How Daysean Brock’s story of being beaten and drugged by cops got denied

The intersection of 5th and Cumberland streets, near where Ndeko Mutijima was killed in May 2012, for which Daysean Brock is charged. Credit: Google Maps
The intersection of 5th and Cumberland streets, near where Ndeko Mutijima was killed in May 2012, for which Daysean Brock is charged. Credit: Google Maps

An outlandish story of blatant drug use inside police headquarters and beatings by several officers, told by a man charged with murder, was deemed not believable by a Philadelphia judge on Wednesday.

Daysean Brock, 28, is charged with the May 2012 murder near Reese and Cumberland streets of Ndeko Mutjima, 33, of Allentown, in what prosecutors say was a robbery gone bad.

“It’s ridiculous, it’s insulting, it’s absurd,” said prosecutor Bridget Kirn of Brock’s tale during closing arguments on the defense motion to suppress the statement Brock allegedly gave to police from his impending murder trial. “We’ve had little or no honesty from the defendant in this case.”

Brock testified during the three-day motion hearing that a statement to police in which Brock admits to involvement in the attempted robbery and fatal shooting of Mutjima in the early morning hours of May 19, 2012 was not made by him.

He claimed that he was unconscious of what text he was initialing and signing, that he didn’t say the things he is quoted as saying in the statement, and he even implied that he might have signed blank pieces of paper that later had text printed onto them.

“I didn’t pay attention to what was written on it. I just signed,” Brock testified. “I was exhausted, I couldn’t think straight, I was stressed.”

According to Brock, who was already jailed for a separate incident at the time, after being transferred to the homicide unit, reportedly around 7:30 p.m. on August 28, 2012, he claims he was left there for hours while various random individuals who he believes were police detectives or officers came into the room, shouted taunts at him and smacked him around. He testified that four such incidents occurred, and possibly more.

Then, the story continues, around noon the next day, the homicide unit detective who came to take Brock’s statement brought him to a bathroom, gave him a marijuana joint to smoke and forced a yellow pill into his mouth, which made Brock “high,” he said. He claims that the detective kicked him and punched him when they were back in the interrogation room, and then brought out papers which Brock signed and initialed, before being transferred back to Philadelphia Industrial Correctional Center.

Capt. James Love of the Philadelphia Prisons System testified that an investigation into Brock’s claims was opened after he told a prison nurse on Aug. 30, 2012, that he had been beaten and drugged by detectives. The investigation found that Brock tested positive for THC and had bruises on his knee, left arm, and lip. No report of the investigation or complaint was ever forwarded to police or to internal affairs, Love said, as to do so would have required an order from a warden or the prisons commissioner.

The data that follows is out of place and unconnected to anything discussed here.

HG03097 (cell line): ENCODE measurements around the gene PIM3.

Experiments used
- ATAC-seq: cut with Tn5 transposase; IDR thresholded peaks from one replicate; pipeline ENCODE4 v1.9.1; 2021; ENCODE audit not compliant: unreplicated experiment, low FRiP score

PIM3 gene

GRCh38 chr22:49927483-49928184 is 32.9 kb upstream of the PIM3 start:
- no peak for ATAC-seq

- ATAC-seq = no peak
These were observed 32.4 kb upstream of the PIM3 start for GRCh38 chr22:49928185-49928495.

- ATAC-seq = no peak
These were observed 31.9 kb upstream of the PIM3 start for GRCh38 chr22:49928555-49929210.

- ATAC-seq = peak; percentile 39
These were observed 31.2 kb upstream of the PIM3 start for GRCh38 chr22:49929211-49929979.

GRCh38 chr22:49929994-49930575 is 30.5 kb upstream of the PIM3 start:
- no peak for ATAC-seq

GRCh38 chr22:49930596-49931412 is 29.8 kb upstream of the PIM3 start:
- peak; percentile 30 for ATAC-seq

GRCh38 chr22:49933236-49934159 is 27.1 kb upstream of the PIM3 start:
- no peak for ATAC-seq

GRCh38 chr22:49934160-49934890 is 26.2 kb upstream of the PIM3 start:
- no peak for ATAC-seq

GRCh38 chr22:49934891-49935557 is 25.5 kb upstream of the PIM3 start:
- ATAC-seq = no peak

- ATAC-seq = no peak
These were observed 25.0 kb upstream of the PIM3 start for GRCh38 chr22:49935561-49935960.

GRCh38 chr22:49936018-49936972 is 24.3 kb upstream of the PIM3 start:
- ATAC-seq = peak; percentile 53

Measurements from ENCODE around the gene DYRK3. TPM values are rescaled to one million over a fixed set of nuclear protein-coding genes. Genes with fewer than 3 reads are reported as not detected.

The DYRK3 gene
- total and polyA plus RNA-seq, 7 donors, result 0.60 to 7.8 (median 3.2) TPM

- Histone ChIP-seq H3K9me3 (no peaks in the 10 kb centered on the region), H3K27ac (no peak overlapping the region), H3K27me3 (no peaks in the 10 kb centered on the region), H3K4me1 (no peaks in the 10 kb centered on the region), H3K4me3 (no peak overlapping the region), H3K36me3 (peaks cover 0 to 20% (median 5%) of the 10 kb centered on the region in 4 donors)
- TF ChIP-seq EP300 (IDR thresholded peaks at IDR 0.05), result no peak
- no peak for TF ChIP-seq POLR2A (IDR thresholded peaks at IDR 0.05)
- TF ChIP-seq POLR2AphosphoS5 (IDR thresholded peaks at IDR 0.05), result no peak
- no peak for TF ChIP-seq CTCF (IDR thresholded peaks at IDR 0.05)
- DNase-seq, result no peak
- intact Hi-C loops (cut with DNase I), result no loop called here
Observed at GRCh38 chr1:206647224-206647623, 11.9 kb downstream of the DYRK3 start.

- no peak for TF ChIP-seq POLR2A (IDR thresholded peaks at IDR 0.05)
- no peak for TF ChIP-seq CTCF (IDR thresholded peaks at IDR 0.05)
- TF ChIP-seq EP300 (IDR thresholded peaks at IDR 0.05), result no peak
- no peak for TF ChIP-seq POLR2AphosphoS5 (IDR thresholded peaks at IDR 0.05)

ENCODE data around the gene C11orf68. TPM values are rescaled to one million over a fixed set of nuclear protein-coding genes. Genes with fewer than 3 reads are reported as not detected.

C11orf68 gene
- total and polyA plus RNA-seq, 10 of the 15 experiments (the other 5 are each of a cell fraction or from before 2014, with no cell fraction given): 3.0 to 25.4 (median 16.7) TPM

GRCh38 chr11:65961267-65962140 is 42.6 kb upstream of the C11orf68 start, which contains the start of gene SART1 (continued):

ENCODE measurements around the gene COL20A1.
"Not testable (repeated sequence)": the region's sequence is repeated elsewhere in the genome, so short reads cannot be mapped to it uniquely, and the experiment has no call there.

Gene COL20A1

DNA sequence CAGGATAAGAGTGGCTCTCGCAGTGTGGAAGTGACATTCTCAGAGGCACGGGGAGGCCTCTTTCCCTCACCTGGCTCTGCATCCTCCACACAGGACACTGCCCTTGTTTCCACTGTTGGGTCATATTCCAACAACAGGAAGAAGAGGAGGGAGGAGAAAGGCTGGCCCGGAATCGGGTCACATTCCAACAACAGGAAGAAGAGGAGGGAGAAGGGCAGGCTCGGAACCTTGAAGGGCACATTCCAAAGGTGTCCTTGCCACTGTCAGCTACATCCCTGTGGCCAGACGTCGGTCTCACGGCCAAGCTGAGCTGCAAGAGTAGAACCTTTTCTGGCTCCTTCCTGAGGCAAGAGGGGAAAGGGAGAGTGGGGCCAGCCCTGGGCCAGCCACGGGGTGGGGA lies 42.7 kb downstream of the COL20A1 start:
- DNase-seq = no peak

The detective Brock accused in his tale of abuse testified that the entire story is false.

Defense attorney Tom Malone, during closing arguments, said he didn’t believe Brock’s story at first either.

“It seemed incredibly unlikely to me, but then I got the records,” Malone said, referring to the prison investigation records.

Beyond the drugs, Malone argued that Brock’s approximately 18-hour wait before interrogation violates Pennsylvania’s “six hour law.”

“This motion really should be granted on that alone. He’s there for just about 18 hours — no food, no bathroom, no sleep. Everytime he nodded off, someone came in with a loud noise,” said Malone, who called this “a classic scenario for a false confession.”

However, Kirn argued that Brock never made an official complaint about his allegations of abuse to anyone besides prison authorities, while a nurse at the homicide unit who evaluated Brock before he left found no injuries and received no reports of abuse from Brock.

During the 10-hour gap between when Brock was signed out of homicide at about 2 a.m. on August 30, 2012 and the time he reported to a prison nurse that he had been abused and drugged, “he’s crafted this story,” Kirn said.

Kirn said that a positive THC test and pictures of injuries did not establish Brock’s tale as they could be the result of other incidents.

Judge Lillian Ransom agreed, finding Brock’s tale of drug use and abuse “incredible” and dismissing the motion in a decision delivered from the bench Wednesday morning. She found that while the 18-hour wait was “lengthy,” it was likely caused by ongoing investigations at that time into the murder of Officer Moses Walker, and did not invalidate Brock’s statement.

She ruled that the statement was “intelligently and voluntarily made” and can be introduced into evidence at Brock’s trial, which is currently scheduled to begin June 2.

Beyond the statement, other prosecution evidence against Brock includes his fingerprint reportedly being found at the scene of the crime and surveillance camera footage that allegedly shows Brock at the scene of the crime.

The second individual named during police testimony as also allegedly being involved in Mutjima’s murder and possibly being the shooter has no criminal charges listed against him in online court records, or any listing of being incarcerated in Philadelphia or Pennsylvania at this time.



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